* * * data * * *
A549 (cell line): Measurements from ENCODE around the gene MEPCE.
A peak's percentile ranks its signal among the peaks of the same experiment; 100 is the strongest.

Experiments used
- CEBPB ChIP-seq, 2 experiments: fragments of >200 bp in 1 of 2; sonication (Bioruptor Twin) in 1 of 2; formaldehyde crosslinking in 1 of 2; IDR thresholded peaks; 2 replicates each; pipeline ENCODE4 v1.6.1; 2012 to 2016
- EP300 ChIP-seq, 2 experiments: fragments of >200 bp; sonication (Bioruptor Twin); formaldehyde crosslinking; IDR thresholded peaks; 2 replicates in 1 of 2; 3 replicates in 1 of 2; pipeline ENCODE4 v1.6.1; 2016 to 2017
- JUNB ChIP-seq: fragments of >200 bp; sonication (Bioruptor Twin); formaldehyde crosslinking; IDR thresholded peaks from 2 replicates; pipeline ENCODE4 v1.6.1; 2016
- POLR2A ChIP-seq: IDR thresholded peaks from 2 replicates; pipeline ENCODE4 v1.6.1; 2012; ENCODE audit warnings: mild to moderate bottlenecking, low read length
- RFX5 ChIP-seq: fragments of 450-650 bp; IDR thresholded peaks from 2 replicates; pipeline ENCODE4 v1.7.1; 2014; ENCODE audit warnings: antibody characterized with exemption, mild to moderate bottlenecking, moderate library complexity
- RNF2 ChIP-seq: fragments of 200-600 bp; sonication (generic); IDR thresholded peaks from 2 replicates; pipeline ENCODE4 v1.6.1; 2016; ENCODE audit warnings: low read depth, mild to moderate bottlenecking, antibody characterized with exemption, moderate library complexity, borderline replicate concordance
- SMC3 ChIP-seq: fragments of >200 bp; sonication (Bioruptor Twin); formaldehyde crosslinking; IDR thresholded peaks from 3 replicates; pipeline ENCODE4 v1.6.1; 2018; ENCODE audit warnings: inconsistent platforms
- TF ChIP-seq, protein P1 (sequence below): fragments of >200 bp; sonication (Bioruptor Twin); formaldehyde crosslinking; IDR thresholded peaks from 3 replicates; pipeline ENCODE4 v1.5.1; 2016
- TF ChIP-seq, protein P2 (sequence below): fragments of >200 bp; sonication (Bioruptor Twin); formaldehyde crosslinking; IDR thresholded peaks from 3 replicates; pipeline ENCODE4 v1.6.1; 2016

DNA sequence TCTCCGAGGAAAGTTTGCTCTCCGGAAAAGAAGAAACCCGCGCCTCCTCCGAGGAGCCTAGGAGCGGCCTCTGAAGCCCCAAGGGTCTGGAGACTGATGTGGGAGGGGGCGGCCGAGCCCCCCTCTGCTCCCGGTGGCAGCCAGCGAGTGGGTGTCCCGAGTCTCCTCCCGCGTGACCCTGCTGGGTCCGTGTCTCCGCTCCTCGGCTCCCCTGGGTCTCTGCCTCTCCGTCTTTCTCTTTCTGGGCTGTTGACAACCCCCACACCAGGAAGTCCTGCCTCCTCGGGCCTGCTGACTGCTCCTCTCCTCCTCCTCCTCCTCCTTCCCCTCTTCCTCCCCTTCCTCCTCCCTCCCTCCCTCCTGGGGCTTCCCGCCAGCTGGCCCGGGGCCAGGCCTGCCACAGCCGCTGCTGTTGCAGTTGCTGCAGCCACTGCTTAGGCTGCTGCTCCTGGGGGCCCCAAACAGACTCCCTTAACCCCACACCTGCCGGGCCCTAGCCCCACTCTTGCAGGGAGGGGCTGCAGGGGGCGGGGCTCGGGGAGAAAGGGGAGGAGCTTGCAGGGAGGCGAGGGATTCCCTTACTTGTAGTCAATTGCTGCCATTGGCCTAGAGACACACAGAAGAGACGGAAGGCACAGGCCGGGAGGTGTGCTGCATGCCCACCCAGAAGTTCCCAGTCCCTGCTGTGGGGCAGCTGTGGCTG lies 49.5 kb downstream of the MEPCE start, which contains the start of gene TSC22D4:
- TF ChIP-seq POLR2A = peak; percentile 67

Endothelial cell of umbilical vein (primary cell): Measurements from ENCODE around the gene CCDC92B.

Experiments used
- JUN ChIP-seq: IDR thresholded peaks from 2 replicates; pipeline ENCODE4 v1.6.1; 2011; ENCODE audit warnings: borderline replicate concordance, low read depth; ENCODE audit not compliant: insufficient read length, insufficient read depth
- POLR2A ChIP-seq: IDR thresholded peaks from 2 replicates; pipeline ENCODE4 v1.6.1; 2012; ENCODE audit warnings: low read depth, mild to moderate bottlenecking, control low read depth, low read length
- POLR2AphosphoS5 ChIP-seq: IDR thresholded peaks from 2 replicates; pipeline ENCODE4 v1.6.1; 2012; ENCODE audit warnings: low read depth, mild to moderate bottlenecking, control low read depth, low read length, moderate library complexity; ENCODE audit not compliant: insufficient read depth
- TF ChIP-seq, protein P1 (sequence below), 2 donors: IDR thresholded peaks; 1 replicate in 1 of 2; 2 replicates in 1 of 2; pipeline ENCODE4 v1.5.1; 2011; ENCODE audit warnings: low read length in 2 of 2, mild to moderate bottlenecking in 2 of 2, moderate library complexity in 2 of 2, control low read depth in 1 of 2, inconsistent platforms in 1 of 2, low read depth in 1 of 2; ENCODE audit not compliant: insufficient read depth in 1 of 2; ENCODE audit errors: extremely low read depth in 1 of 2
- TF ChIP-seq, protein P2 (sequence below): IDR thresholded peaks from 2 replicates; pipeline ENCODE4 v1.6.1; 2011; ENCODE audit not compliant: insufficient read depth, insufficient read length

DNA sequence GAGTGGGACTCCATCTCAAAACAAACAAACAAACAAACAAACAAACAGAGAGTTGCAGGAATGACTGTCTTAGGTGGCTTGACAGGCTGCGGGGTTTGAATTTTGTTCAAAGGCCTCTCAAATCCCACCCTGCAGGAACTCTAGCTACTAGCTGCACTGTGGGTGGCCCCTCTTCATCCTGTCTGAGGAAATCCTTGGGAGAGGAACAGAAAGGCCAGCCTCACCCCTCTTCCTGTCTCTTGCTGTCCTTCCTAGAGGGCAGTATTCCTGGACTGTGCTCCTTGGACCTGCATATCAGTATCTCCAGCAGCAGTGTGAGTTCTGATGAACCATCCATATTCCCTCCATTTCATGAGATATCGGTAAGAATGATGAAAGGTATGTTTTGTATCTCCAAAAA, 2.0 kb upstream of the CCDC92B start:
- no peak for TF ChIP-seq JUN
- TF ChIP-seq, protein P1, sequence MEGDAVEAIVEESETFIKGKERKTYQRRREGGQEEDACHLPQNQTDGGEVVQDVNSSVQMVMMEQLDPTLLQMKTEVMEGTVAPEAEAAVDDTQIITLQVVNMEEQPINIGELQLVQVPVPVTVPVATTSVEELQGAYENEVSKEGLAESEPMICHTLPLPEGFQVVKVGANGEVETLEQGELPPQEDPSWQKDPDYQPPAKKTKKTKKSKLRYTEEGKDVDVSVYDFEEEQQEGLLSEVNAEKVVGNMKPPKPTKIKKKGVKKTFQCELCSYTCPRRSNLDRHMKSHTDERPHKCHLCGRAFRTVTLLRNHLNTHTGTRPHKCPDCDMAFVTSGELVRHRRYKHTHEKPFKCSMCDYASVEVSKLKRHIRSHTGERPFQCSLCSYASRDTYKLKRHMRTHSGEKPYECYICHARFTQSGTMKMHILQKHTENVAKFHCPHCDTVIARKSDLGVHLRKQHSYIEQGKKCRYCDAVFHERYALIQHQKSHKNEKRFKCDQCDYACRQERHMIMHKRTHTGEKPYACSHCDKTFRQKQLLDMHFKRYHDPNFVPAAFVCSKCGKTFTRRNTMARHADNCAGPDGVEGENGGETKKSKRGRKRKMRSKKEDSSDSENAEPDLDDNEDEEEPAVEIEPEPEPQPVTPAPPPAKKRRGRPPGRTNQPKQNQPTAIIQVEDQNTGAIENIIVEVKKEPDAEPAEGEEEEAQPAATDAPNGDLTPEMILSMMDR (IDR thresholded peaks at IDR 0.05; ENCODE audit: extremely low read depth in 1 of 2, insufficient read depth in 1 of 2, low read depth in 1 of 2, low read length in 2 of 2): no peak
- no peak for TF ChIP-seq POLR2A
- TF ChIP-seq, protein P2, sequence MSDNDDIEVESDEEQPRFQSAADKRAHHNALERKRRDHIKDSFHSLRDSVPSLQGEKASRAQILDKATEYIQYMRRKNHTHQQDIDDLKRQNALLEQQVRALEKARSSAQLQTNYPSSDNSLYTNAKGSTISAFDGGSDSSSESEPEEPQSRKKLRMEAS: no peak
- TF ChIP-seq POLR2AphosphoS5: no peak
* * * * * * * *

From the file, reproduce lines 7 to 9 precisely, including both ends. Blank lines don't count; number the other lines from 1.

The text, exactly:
- POLR2A ChIP-seq: IDR thresholded peaks from 2 replicates; pipeline ENCODE4 v1.6.1; 2012; ENCODE audit warnings: mild to moderate bottlenecking, low read length
- RFX5 ChIP-seq: fragments of 450-650 bp; IDR thresholded peaks from 2 replicates; pipeline ENCODE4 v1.7.1; 2014; ENCODE audit warnings: antibody characterized with exemption, mild to moderate bottlenecking, moderate library complexity
- RNF2 ChIP-seq: fragments of 200-600 bp; sonication (generic); IDR thresholded peaks from 2 replicates; pipeline ENCODE4 v1.6.1; 2016; ENCODE audit warnings: low read depth, mild to moderate bottlenecking, antibody characterized with exemption, moderate library complexity, borderline replicate concordance